Persistent Truncus Arteriosus
Truncus arteriosus is a congenital defect characterized by the presence of a single arterial trunk that originates from the heart.
Anatomical description and types
This proximal ascending vessel is the source of blood supply to both the systemic pulmonary and coronary circulations. The truncus arteriosus defect occurs due to failure in developmental septation of the truncus arteriosus outflow tract. This is caused by the failure of the conotruncal ridges and aortopulmonary septum to develop into the ascending aorta and pulmonary trunk, leaving a single trunk overriding the ventricles and a larger VSD. The pulmonary arteries most often arise from a short vessel branching off the common arterial trunk nearby the valve. Associated defects include deformities and often incompetencies of the truncal valve, an interrupted aortic arch, and coronary artery anomalies. The truncal valve is further abnormal in form, sometimes with two, four, or five valve leaflets rather than the normal three.
Van Praagh has defined four subtypes of persistent truncus arteriosus:
- Type A1 consists of a single arterial trunk originating from a common semilunar valve and immediate bifurcation into ascending aorta and pulmonary artery.
- Type A2 is characterized by both a right and left pulmonary artery that originate from the posterior aspect of the common truncus arteriosus.
- Type A3 describes a single pulmonary artery origin from the truncus (usually the right pulmonary artery).
- Type A4 is also referred to as pseudotruncus and may be better classified as a form of pulmonary atresia with ventriculoseptal defect rather than persistent truncus arteriosus. This defect occurs when the main pulmonary artery is absent and the lungs receive their blood supply via pulmonary collaterals.
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The result of intracardiac mixing of the systemic and pulmonary venous return is systemic desaturation. In the absence of pulmonary stenosis, the presence of a common arterial trunk supplying both the pulmonary and systemic circulations results in pulmonary arterial pressure equal to that in the truncus itself. As a result, the reduction in pulmonary resistance that occurs after birth is not well tolerated. Increased pulmonary blood flow can lead to flooding of the lungs and early pulmonary vascular obstructive disease. Combined with truncal regurgitation which is present in most cases of persistent truncus arteriosus, many infants develop congestive heart failure within the neonatal period.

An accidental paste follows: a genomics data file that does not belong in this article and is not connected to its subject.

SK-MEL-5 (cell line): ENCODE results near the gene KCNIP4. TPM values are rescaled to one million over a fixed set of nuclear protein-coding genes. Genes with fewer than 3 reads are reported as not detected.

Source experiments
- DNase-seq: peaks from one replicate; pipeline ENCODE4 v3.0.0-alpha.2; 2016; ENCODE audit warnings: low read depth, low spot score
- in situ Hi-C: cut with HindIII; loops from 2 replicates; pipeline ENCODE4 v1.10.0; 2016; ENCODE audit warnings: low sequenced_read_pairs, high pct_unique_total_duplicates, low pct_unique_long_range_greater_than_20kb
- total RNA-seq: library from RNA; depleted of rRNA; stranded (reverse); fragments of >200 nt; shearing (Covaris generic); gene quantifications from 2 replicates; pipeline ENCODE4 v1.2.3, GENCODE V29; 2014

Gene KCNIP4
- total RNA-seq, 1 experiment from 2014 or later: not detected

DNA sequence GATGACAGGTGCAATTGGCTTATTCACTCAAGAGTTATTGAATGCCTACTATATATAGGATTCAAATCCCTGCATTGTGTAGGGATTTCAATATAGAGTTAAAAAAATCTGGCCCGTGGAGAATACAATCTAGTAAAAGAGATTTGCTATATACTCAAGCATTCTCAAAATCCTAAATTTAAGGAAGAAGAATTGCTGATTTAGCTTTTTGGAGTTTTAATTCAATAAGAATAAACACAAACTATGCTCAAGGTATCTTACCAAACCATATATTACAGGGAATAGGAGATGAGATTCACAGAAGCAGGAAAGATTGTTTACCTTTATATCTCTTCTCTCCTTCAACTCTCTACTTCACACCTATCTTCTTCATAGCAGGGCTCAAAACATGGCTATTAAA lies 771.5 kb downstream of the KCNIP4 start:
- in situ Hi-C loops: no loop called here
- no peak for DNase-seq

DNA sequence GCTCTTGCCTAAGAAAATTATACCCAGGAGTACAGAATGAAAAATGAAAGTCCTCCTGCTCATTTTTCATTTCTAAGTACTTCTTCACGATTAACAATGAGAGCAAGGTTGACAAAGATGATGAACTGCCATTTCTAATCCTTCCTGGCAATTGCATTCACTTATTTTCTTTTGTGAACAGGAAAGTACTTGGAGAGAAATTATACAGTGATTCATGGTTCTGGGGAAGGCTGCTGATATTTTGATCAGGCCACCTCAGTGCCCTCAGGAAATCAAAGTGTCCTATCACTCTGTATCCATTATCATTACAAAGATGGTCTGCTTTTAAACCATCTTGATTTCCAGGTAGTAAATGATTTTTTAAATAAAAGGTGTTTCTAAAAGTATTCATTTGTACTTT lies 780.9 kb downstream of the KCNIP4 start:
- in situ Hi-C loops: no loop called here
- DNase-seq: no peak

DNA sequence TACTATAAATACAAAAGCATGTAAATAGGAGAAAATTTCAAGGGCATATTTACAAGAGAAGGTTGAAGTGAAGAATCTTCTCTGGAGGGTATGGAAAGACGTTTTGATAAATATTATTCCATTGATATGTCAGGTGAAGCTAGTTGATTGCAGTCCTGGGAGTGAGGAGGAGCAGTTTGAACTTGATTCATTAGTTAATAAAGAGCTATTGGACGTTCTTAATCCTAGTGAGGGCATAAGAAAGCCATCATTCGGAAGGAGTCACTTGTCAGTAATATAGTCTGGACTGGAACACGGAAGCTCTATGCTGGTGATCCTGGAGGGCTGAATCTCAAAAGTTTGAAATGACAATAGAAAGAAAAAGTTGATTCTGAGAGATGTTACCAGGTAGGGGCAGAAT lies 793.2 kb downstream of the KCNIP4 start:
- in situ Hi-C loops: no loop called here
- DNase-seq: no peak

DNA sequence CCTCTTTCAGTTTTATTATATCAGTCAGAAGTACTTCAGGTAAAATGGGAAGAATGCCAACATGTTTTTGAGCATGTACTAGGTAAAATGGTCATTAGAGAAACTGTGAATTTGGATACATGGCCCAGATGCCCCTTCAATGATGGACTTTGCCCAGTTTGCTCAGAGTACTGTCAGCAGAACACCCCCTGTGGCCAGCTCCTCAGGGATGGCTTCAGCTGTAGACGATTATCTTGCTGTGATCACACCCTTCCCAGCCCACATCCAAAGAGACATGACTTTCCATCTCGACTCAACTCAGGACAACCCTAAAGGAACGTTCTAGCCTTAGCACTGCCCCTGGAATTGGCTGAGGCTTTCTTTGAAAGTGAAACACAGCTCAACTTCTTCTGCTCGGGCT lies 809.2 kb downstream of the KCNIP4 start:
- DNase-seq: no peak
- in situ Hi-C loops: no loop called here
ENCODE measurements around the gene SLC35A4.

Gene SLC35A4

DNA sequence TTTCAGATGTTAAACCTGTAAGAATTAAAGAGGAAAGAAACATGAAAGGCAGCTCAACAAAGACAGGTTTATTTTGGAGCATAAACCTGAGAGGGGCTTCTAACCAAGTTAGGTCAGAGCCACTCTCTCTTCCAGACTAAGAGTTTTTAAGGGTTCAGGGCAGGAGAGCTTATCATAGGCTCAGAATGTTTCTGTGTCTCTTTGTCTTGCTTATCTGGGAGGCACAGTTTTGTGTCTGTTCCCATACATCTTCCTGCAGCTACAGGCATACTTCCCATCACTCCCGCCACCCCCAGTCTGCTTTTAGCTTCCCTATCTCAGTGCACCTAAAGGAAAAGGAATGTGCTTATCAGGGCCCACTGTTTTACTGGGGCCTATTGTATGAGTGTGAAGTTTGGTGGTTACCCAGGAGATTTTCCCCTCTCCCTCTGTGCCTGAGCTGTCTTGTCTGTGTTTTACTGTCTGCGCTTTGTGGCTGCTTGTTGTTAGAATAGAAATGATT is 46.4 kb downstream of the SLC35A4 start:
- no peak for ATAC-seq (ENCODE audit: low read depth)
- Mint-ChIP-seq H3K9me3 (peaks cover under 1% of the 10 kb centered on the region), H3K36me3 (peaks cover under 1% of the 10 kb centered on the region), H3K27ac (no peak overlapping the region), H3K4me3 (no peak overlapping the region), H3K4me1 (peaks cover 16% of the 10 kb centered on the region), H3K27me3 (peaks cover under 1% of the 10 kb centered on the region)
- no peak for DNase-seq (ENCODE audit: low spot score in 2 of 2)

Surgical correction of these defects is typically performed within days of diagnosis, due to the high prevalence of heart failure and pulmonary vascular obstructive disease which will present early in life. Operative techniques including cannulation, myocardial preservation, and different types of extra-cardiac conduits differ based on institutions and surgeons. Cardiopulmonary bypass, ventricular vent placement, aortic cross-clamping, and cardioplegia are usually applied for this procedure.
The treatment involves closure of the ventricular defect with detachment of the pulmonary arteries from the common trunk, incorporating them into the right ventricle most often with a valved conduit. The conduit material is usually pulmonary/aortic homocraft or bovine jugular vein valved conduit. The VSD is closed with a patch (right ventriculotomy) along with the detachment point of the pulmonary arteries from the common trunk. This procedure preserves all of the anatomical structures such as the coronary arteries. The trunk will function as the aorta and, in case of a stenotic or insufficient truncal valve, surgical correction and replacement of the valve will be attempted.